What was especially uplifting was the amount of support I received. The thoughtful gifts that lifted my spirits. I spent over an hour chatting to my little brother on the phone, something we would never usually do. It was a good job I had a window bay because I needed somewhere to display all my cards. Each day everyone would wait for my ‘selfie’ or hospital food picture and it was reading all the comments and well wishes that got me through each day. One friend even requested a ‘toilet selfie’ to mark the anniversary which of course I obliged.
Is an Aneurysm Anniversary or ‘Ani-versary’ something to be celebrated?
There’s only way to mark an anniversary in my book and that is with cake. My work colleagues were an incredible support from the start. We laugh about it now but I had a text from a friend asking if I could swap a day and I replied saying could I let him know later as I was currently in an ambulance. Apparently he then had some kind of meltdown. I may well have been on Oramorph at the time. When I brought my anniversary cake into work I had various reactions. One embraced the celebration and took me out for Prosecco after work (my kinda girl). Others looked at me sideways and thought it an odd thing to celebrate. Is it really odd to celebrate living?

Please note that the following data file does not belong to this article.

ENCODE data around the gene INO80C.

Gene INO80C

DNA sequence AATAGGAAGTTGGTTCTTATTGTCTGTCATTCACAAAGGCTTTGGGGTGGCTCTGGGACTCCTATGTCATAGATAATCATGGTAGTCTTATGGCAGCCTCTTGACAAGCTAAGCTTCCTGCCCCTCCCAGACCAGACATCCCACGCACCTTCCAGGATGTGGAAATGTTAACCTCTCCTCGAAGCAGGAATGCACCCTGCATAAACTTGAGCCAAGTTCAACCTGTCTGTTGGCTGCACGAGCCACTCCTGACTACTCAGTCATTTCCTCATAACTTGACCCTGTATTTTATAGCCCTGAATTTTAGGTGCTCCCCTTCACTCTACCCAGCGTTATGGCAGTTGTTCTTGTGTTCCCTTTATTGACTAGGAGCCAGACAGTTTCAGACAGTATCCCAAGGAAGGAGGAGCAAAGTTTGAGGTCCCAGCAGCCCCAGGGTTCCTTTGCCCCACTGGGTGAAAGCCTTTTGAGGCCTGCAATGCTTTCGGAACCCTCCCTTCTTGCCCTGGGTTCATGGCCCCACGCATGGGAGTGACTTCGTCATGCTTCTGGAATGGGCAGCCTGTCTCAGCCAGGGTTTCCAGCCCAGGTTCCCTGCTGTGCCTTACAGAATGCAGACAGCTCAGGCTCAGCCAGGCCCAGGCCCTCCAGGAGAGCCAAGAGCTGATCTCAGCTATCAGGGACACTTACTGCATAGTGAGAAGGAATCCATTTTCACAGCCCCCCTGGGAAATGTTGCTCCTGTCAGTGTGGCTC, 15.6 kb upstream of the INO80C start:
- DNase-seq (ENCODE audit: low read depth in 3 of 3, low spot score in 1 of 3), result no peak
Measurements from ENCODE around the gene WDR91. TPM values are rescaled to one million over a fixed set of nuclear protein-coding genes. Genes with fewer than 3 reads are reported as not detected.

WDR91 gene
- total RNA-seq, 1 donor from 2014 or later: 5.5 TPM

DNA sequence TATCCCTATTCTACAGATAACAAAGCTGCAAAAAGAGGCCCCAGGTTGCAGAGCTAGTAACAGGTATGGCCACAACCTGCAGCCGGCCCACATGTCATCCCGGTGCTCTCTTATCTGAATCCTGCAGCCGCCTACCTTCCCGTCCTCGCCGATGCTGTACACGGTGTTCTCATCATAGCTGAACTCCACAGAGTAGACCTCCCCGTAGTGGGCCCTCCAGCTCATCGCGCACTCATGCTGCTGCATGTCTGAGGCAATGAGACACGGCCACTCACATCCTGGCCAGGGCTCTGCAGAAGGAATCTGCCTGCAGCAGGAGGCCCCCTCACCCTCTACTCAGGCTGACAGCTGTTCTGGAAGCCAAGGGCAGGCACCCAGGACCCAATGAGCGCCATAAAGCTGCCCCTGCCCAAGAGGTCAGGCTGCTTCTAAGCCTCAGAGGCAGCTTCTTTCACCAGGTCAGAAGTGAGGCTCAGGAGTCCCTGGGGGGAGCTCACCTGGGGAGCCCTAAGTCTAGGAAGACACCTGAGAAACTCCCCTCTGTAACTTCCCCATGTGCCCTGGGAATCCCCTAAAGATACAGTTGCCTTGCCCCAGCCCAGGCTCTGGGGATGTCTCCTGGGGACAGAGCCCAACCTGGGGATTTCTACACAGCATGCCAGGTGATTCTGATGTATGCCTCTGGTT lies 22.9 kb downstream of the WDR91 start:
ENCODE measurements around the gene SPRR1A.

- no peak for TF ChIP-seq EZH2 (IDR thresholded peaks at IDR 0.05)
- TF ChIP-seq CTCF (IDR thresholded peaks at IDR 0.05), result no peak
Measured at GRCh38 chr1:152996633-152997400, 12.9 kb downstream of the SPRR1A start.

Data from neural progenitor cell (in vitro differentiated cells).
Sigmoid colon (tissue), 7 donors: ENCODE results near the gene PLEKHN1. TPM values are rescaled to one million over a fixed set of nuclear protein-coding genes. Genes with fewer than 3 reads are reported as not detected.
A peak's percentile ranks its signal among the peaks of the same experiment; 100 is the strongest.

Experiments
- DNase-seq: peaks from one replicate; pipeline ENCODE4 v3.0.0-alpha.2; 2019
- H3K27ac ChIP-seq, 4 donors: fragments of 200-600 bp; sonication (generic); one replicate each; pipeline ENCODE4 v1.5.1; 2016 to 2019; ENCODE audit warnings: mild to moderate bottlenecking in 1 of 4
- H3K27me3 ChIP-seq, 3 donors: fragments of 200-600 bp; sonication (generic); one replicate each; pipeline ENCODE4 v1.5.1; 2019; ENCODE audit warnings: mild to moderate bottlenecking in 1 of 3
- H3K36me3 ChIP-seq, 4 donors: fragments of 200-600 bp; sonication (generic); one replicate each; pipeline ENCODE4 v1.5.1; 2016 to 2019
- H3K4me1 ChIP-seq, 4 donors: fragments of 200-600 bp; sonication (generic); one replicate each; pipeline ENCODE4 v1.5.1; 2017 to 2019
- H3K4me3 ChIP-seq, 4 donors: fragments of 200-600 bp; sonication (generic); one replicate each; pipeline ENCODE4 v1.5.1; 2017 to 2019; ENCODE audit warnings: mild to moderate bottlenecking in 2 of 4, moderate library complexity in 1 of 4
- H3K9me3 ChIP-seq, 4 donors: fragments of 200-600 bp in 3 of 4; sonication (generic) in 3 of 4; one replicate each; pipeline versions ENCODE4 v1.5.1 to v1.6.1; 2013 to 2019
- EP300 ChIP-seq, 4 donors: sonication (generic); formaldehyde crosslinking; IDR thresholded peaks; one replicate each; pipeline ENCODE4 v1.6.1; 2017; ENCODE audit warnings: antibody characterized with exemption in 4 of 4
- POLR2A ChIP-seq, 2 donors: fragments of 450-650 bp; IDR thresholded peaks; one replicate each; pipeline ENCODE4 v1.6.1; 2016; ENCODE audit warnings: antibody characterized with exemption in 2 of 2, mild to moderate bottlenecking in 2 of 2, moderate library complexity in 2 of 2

Has it affected your life?
Around a third don’t survive a subarachnoid hemorrhage, a third are left with life changing conditions and a third go on like me. Don’t quote me on those figures, this is just information I’ve picked up a long the way. I returned to work after just two months, some survivors will never work again. It wasn’t easy returning to work and took 2 more months before I was working normal hours. Recovery was slow, working again was difficult I’d lost a lot of weight and a lot of strength. I pushed and pushed myself and it’s only recently that I’ve realised that no, my health is not the same. Someone could sneeze in the next room and I will get that cold. I am averaging a cold a month this year, my most recent one lasted over 2 weeks and I felt so so tired. Life a year on has more or less slipped back to its original self but without sugar in my tea.
Are your headaches anything to do with it?